Wednesday, February 11, 2009

The Use of Terminology in Grammar Teaching- Part I

By Betty Azar
Author, Azar Grammar Series

Does it help a student to be able to identify subjects and verbs? To know what a clause is? To have names for verb forms, such as infinitive or modal auxiliary?

I believe that grammar terminology and grammatical analysis in the ESL/EFL classroom are only means to an end, never ends in themselves. Often the teacher finds it useful to have temporary labels (simplified grammar terminology) in order to answer students’ many questions and show students how English works.

Terminology (e.g., present perfect or noun clause) can be forgotten as soon as students leave the English class with no ill effects. These terms are just temporary teaching tools. Once students leave a program of language instruction, it seems to me they need only enough terminology to help them use a dictionary or reference book, roughly the same grammar terminology an educated native speaker of English benefits from knowing: noun, verb, adjective, sentence, comma, etc. The deeper understandings of structural patterns that help with reading comprehension and the expression of complex ideas will remain–with or without students being able to recall grammar terminology. The terminology is not what is important; what IS important is understanding the structures and the way that form conveys meaning.

The use of simplified grammar terminology in the ESL/EFL classroom is just a tool, a way of helping students understand patterns in the language. In my experience, adult students “get” patterns of form and meaning from understanding examples — how they work, what’s happening, how ideas are put together and interrelated. Explanations, which can come in many forms, are used only as needed. What we’re after is for the students to understand–deductively, inductively, or any mixture of the two–examples of usage, to “see” how they work structurally. Leveraging our adult students’ cognitive skills can be beneficial as they develop their interlanguage, but it’s just one part of a well-balanced classroom. At any rate, mastery of terminology or skill at parsing is never what we’re after.

Comments

Comment from Anonymous
February 24, 2009 at 9:10 pm

Hi, I am a student. I am learning English with your books. Thank you so much. I think that you are great teacher.

Comment from Anonymous
September 11, 2009 at 10:29 am

Hello Betty.

May I quote one of your phrases:

"Leveraging our adult students' cognitive skills can be beneficial as they develop their interlanguage, …"

The word "leveraging" is one of those nonsensical corporate buzz-words. It is improper English language, despite being added to respectable dictionaries recently, along with other similarly mashed-up modern expressions.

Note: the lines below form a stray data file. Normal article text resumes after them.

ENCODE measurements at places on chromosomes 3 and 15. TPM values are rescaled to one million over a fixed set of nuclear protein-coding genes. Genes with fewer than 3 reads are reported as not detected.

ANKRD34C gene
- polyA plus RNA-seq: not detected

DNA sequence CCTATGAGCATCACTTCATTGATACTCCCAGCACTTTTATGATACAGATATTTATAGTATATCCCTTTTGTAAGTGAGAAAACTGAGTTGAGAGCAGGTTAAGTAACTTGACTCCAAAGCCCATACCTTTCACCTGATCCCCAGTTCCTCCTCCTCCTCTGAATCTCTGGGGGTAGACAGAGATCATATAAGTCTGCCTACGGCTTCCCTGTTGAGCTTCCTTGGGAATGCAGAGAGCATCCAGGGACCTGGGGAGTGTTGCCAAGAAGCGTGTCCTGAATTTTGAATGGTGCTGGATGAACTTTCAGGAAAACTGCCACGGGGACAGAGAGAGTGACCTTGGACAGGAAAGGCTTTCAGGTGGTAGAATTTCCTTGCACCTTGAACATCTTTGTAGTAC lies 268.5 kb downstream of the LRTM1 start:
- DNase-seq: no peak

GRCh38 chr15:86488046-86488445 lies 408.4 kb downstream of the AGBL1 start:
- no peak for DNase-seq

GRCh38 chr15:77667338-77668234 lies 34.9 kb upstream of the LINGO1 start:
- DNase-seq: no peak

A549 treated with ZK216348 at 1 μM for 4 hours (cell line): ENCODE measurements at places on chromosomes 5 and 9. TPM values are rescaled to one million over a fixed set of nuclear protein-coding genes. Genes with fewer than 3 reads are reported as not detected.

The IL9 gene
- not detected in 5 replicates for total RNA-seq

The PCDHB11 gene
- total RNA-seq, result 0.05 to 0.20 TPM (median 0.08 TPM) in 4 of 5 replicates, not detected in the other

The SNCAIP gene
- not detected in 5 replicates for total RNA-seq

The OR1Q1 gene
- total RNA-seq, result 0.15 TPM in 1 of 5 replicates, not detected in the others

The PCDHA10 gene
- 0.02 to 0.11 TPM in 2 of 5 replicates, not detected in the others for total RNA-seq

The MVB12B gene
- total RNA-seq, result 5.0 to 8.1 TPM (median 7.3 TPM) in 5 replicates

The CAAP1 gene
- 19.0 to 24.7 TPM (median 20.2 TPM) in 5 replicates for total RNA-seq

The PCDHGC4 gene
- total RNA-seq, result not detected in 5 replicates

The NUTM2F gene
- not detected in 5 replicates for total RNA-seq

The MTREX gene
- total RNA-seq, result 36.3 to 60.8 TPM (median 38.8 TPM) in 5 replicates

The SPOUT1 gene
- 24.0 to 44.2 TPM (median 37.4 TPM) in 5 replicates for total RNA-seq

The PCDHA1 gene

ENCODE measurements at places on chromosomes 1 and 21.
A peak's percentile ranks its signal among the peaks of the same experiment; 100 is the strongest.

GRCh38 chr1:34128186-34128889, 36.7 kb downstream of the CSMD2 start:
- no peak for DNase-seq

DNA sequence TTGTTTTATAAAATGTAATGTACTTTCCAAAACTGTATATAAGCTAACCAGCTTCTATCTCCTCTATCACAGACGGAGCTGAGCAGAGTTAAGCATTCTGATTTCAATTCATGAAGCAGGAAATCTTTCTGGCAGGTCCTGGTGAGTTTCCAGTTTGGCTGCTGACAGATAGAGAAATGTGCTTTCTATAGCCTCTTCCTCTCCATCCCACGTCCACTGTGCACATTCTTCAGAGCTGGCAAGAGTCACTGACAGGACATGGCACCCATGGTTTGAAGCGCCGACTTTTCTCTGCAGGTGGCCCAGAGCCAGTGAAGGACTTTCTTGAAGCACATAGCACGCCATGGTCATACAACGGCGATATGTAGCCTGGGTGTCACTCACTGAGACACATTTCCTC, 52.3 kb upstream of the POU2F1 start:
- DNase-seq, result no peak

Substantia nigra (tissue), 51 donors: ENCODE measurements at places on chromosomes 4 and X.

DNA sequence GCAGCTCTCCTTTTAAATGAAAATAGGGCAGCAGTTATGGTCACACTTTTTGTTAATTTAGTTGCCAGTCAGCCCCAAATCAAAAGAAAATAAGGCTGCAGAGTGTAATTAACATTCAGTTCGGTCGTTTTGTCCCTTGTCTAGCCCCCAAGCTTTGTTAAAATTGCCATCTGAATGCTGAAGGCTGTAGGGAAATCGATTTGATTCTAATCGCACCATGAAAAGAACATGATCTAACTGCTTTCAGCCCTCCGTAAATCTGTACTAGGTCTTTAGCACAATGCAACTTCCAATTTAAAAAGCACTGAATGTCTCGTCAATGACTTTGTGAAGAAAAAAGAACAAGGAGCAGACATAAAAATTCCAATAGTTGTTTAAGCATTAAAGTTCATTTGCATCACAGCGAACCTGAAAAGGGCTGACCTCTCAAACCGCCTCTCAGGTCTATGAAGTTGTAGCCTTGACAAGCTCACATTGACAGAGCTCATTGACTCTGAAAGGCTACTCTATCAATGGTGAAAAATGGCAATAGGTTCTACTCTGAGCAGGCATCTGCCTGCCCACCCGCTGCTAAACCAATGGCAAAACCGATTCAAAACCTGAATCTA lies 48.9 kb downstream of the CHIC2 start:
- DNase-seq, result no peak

Modifying the noun or root verb "lever", and the noun "leverage", into some ambiguous contrived verb is wrong!!

The English language's nuances are difficult enough for people to grasp without injecting junk words.

In context with the quoted phrase given above, it makes as little sense as a statement like "Water is leakaging from my faulty faucet", rather than the correct alternatives:

"Water is leaking from my faulty faucet",

and

"My faulty faucet is leaking".

I fail to see the benefit of using the word "leaveraging", and am struggling to understand the precise meaning of the word, when referring to "adult students' cognitive skills".

Wouldn't the following statements have implied what you were trying to say, but in a less ambiguous way?

"Taking advantage of our adult students' cognitive skills …"

"Using our adult students' cognitive skills …"

The word "lever" in its verb form is generally used to describe the act of using a tool or some other method of applying pressure to open or lift something, eg. using a crowbar or a fulcrum point of some description.

The word "leverage" generally refers to the force applied a lever, or to the effects of "levering" something.

Why combine the two into one silly word?

There is a simple and correct word that can be correctly applied to most statements where the new "leveraging" buzz word is used. That word is "using", or if you must, "utilizing".

Here is another example of how ridiculous the parallel expression "leveraged" has become. The simple statement that follows is fine. There is nothing wrong with it.

"The kidnappers used their hostages as a lever to demand money."

Would this now be reported as:
"The kidnappers leveraged their captives to demand money from their relatives",

or

"The kidnappers leveraged their captives' relatives to demand money".

This demonstrates the total ambiguity so often seen when a contrived word is used by people who believe that they look foolish using simple but correct grammar.

Bill

Comment from Anonymous
September 11, 2009 at 1:30 pm

Wow, you sure did shake Bill's tree, Betty. Better not ask him for his opinions on the use of pre as in pre-book, pre-order, pre-board (as in boarding aircraft.) We won't hear the end of it. On the subject I recently noticed "Please prepay in advance" on a gas pump! That is just so wrong on so many levels…… Oops, nearly got me going.

Kind Regards,
Dr Eberhard Pfister

Comment from baher azer
March 31, 2013 at 2:14 pm

Interesting!
baher azer

Leave a comment on this post